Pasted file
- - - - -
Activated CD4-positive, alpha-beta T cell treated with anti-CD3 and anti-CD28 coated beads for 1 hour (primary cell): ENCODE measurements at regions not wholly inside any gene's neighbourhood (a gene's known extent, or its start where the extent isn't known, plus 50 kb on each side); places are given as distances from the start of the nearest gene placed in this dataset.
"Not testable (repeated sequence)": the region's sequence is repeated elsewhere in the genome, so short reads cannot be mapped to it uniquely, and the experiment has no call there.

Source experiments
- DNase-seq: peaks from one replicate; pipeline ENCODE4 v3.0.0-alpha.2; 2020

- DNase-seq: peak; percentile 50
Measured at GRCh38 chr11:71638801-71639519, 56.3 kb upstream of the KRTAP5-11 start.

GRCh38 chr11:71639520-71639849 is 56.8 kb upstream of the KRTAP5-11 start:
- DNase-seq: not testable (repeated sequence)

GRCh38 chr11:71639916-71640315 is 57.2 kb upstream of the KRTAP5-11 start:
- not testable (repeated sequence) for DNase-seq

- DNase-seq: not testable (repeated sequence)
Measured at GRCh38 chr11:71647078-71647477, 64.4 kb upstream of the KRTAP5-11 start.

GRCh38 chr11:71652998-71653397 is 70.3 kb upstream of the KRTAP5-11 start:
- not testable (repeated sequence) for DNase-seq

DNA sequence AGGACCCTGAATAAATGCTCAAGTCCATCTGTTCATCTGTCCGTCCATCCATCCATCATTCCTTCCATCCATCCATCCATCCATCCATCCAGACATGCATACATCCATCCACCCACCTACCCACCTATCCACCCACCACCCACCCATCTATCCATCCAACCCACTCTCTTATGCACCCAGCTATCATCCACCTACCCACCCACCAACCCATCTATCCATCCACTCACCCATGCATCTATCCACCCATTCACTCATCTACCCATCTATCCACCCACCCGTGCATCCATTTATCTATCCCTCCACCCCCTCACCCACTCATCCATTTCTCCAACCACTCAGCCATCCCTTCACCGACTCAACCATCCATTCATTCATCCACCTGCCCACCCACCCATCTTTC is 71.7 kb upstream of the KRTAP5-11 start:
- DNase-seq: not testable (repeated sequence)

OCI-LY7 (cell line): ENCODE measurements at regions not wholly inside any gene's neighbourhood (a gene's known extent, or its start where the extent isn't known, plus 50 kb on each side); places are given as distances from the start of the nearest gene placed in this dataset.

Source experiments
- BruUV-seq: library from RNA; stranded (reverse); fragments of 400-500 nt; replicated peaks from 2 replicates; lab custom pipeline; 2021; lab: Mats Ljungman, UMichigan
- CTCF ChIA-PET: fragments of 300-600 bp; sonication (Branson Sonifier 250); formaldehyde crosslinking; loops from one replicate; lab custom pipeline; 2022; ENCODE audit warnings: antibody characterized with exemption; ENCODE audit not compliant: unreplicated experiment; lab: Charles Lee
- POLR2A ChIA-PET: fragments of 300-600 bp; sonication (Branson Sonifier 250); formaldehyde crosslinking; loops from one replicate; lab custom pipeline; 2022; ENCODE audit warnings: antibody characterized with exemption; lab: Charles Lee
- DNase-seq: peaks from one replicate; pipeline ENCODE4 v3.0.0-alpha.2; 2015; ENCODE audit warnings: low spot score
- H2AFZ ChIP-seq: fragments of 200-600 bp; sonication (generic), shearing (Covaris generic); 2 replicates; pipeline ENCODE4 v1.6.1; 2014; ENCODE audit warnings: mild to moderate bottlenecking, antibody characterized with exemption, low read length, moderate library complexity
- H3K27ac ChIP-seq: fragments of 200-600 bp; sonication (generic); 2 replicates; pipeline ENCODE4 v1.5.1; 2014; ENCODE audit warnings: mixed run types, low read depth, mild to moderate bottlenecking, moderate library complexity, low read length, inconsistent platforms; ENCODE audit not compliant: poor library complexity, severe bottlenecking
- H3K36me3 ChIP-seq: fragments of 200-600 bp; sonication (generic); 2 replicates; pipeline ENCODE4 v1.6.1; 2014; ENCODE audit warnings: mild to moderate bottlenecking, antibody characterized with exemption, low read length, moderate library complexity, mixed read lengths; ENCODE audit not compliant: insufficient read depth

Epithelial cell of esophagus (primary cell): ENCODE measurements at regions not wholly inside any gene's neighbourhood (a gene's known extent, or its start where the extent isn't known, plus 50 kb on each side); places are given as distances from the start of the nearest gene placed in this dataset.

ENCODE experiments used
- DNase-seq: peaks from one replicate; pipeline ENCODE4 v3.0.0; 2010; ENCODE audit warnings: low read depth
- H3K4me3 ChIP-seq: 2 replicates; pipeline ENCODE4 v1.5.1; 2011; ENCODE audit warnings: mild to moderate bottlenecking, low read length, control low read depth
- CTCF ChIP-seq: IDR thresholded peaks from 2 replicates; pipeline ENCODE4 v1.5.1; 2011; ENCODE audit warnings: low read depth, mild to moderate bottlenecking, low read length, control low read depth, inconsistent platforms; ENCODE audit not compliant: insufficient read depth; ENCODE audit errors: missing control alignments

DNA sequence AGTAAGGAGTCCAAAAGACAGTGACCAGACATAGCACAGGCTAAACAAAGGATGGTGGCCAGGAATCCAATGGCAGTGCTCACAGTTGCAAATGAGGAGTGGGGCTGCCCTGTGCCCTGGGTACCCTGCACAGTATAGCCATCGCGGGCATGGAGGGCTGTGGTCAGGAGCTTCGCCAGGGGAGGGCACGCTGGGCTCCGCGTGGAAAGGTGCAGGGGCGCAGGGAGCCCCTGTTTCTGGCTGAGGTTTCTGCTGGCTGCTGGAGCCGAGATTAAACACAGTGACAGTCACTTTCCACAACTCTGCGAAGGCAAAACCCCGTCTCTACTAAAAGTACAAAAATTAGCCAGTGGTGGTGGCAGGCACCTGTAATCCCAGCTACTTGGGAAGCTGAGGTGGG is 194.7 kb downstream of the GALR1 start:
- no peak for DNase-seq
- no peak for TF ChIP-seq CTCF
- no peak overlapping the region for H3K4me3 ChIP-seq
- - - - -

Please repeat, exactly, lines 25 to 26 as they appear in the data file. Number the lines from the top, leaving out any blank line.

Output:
- H3K36me3 ChIP-seq: fragments of 200-600 bp; sonication (generic); 2 replicates; pipeline ENCODE4 v1.6.1; 2014; ENCODE audit warnings: mild to moderate bottlenecking, antibody characterized with exemption, low read length, moderate library complexity, mixed read lengths; ENCODE audit not compliant: insufficient read depth

Epithelial cell of esophagus (primary cell): ENCODE measurements at regions not wholly inside any gene's neighbourhood (a gene's known extent, or its start where the extent isn't known, plus 50 kb on each side); places are given as distances from the start of the nearest gene placed in this dataset.